U.S. Secret Service releases new conduct guidelines after sex scandal

U.S. Secret Service releases new conduct guidelines after sex scandal

PanARMENIAN.Net - Embarrassed over a Colombia sex scandal, the U.S. Secret Service has released new conduct guidelines that forbid agents from visiting "non-reputable establishments" or bringing foreigners to their hotel rooms.

AFP reports that the "enhanced standards of conduct," which are effective immediately, also forbid agents in the presidential protection force from consuming alcohol within 10 hours of reporting for duty, and require trips to be staffed by a supervisor from the agency's Office of Professional Responsibility.

The rules were disseminated two weeks after more than two dozen Secret Service agents and military personnel were sent home from Cartagena, Colombia, where they had been preparing security for a visit by President Barack Obama.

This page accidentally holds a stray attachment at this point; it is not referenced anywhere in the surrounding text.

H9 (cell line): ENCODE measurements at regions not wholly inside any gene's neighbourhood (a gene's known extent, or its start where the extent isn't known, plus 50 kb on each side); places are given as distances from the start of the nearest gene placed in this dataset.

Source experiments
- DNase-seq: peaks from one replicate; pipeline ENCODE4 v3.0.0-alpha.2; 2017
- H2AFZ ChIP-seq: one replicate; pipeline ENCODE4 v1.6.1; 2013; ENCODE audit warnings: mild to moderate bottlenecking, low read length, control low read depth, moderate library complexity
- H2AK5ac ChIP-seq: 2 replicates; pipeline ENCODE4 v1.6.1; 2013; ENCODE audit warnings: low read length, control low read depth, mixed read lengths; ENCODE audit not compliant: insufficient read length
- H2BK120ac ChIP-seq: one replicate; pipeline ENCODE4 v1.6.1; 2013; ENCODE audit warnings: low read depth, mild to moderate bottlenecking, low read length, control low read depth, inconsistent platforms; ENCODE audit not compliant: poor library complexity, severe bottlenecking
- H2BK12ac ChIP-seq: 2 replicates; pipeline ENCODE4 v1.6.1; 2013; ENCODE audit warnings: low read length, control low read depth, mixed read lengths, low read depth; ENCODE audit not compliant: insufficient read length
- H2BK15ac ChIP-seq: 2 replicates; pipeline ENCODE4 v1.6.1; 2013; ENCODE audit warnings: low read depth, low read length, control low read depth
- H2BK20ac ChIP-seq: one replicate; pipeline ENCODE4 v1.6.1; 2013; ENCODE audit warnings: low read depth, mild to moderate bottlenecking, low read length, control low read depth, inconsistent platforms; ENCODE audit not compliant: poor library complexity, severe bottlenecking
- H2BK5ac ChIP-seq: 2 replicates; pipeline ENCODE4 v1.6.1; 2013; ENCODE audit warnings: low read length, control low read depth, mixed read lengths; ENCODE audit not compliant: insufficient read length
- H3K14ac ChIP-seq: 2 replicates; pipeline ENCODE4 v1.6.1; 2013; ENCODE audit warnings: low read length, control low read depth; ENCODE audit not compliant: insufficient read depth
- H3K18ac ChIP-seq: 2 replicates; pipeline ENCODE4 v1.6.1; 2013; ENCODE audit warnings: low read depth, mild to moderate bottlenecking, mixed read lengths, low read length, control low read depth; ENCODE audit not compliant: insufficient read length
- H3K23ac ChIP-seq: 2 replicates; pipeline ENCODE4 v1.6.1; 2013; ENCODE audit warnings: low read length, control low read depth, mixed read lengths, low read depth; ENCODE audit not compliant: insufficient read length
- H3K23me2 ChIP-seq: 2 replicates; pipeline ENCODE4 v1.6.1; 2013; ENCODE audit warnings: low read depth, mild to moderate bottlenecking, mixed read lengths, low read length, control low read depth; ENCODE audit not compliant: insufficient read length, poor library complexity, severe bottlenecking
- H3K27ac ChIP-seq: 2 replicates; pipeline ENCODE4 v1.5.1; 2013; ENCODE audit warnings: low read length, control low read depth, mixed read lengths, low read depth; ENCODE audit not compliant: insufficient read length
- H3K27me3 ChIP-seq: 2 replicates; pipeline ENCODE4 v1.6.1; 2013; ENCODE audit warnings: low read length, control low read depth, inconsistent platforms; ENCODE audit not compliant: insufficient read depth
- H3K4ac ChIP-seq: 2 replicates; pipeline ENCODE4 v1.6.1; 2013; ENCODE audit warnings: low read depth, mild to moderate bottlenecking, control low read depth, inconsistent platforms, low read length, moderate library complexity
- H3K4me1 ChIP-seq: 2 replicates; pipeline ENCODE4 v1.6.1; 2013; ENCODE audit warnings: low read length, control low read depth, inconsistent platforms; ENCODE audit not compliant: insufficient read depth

They were accused of drinking heavily, visiting a strip club and consorting with prostitutes, including bringing sex workers to their hotel rooms.

Eight agents have since been dismissed, the security clearance of one other has been permanently revoked, and three others have been cleared of major misconduct, according to the agency.

Investigations into the actions by the agents and some 12 military personnel are ongoing.

The new guidelines lay out "off-limit zones and off-limit establishments for USSS personnel," and require agents to attend standard-of-conduct briefings upon entry to a country, where the U.S. ambassador may impose "country-specific rules," Secret Service special agent Edwin Donovan said in a statement.

Agents will also be required to adhere to U.S. law while abroad, and undergo ethics training in order to be eligible for foreign travel.

 Top stories
He had long been in poor health, suffering from heart and respiratory problems, high blood pressure and diabetes.
"I am hearing that our enemies want to drag Iran into war ... Our answer to any military action will be very tough", Khamenei said.
Tsarnaev is likely to be moved to a federal prison in Terre Haute, Indiana, to await execution, but there could be years of appeals.
The measures are also expected to introduce banning orders for extremist organizations who use hate speech in public places.
Partner news